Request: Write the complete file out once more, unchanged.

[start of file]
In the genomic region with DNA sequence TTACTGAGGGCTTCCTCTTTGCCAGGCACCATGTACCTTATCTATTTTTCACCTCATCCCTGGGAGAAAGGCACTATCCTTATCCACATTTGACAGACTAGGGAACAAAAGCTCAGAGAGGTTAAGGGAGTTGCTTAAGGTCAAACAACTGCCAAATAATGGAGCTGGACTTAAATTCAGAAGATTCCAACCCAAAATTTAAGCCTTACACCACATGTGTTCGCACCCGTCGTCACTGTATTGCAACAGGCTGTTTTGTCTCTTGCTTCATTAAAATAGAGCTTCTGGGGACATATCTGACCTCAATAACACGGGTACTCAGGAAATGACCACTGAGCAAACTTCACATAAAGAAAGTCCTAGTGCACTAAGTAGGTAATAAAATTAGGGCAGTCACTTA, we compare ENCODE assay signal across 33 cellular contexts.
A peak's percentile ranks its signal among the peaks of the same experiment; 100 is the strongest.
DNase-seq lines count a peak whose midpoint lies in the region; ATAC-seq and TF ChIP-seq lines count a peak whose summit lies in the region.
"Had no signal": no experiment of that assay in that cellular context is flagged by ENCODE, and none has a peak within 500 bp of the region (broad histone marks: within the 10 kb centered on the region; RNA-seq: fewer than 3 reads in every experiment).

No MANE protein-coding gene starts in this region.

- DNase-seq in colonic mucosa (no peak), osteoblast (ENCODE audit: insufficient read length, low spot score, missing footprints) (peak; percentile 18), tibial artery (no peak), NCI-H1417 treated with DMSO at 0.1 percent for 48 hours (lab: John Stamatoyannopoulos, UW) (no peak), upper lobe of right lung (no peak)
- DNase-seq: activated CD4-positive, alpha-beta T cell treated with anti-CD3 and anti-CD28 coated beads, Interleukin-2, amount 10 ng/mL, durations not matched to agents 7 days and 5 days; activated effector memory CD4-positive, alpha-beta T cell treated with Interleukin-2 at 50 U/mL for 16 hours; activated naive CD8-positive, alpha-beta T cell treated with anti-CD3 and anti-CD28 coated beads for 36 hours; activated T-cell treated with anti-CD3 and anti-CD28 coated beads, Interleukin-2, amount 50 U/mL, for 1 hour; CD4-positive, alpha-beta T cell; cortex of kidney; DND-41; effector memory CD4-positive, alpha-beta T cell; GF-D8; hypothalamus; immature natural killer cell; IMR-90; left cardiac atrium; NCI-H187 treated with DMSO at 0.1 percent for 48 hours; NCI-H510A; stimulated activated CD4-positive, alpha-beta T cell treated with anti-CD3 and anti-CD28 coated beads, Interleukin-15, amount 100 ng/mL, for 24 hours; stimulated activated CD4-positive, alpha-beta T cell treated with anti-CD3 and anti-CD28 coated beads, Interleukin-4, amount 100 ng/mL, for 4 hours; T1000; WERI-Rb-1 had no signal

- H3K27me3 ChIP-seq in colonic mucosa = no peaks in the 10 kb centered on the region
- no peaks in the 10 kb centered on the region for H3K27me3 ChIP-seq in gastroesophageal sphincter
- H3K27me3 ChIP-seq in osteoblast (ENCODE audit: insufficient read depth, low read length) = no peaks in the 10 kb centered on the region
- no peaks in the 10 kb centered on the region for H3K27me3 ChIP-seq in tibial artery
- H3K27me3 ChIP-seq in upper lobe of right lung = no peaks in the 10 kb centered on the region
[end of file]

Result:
In the genomic region with DNA sequence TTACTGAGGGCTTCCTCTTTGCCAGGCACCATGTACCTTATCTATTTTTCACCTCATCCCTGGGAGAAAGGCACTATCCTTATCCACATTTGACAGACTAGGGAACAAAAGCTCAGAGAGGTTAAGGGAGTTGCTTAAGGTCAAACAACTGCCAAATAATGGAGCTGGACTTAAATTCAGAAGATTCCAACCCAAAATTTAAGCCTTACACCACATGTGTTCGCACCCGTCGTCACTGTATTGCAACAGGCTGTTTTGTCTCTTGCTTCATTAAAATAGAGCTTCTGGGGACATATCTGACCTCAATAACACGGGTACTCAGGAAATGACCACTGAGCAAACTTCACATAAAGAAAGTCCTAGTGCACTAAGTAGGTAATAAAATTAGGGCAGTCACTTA, we compare ENCODE assay signal across 33 cellular contexts.
A peak's percentile ranks its signal among the peaks of the same experiment; 100 is the strongest.
DNase-seq lines count a peak whose midpoint lies in the region; ATAC-seq and TF ChIP-seq lines count a peak whose summit lies in the region.
"Had no signal": no experiment of that assay in that cellular context is flagged by ENCODE, and none has a peak within 500 bp of the region (broad histone marks: within the 10 kb centered on the region; RNA-seq: fewer than 3 reads in every experiment).

No MANE protein-coding gene starts in this region.

- DNase-seq in colonic mucosa (no peak), osteoblast (ENCODE audit: insufficient read length, low spot score, missing footprints) (peak; percentile 18), tibial artery (no peak), NCI-H1417 treated with DMSO at 0.1 percent for 48 hours (lab: John Stamatoyannopoulos, UW) (no peak), upper lobe of right lung (no peak)
- DNase-seq: activated CD4-positive, alpha-beta T cell treated with anti-CD3 and anti-CD28 coated beads, Interleukin-2, amount 10 ng/mL, durations not matched to agents 7 days and 5 days; activated effector memory CD4-positive, alpha-beta T cell treated with Interleukin-2 at 50 U/mL for 16 hours; activated naive CD8-positive, alpha-beta T cell treated with anti-CD3 and anti-CD28 coated beads for 36 hours; activated T-cell treated with anti-CD3 and anti-CD28 coated beads, Interleukin-2, amount 50 U/mL, for 1 hour; CD4-positive, alpha-beta T cell; cortex of kidney; DND-41; effector memory CD4-positive, alpha-beta T cell; GF-D8; hypothalamus; immature natural killer cell; IMR-90; left cardiac atrium; NCI-H187 treated with DMSO at 0.1 percent for 48 hours; NCI-H510A; stimulated activated CD4-positive, alpha-beta T cell treated with anti-CD3 and anti-CD28 coated beads, Interleukin-15, amount 100 ng/mL, for 24 hours; stimulated activated CD4-positive, alpha-beta T cell treated with anti-CD3 and anti-CD28 coated beads, Interleukin-4, amount 100 ng/mL, for 4 hours; T1000; WERI-Rb-1 had no signal

- H3K27me3 ChIP-seq in colonic mucosa = no peaks in the 10 kb centered on the region
- no peaks in the 10 kb centered on the region for H3K27me3 ChIP-seq in gastroesophageal sphincter
- H3K27me3 ChIP-seq in osteoblast (ENCODE audit: insufficient read depth, low read length) = no peaks in the 10 kb centered on the region
- no peaks in the 10 kb centered on the region for H3K27me3 ChIP-seq in tibial artery
- H3K27me3 ChIP-seq in upper lobe of right lung = no peaks in the 10 kb centered on the region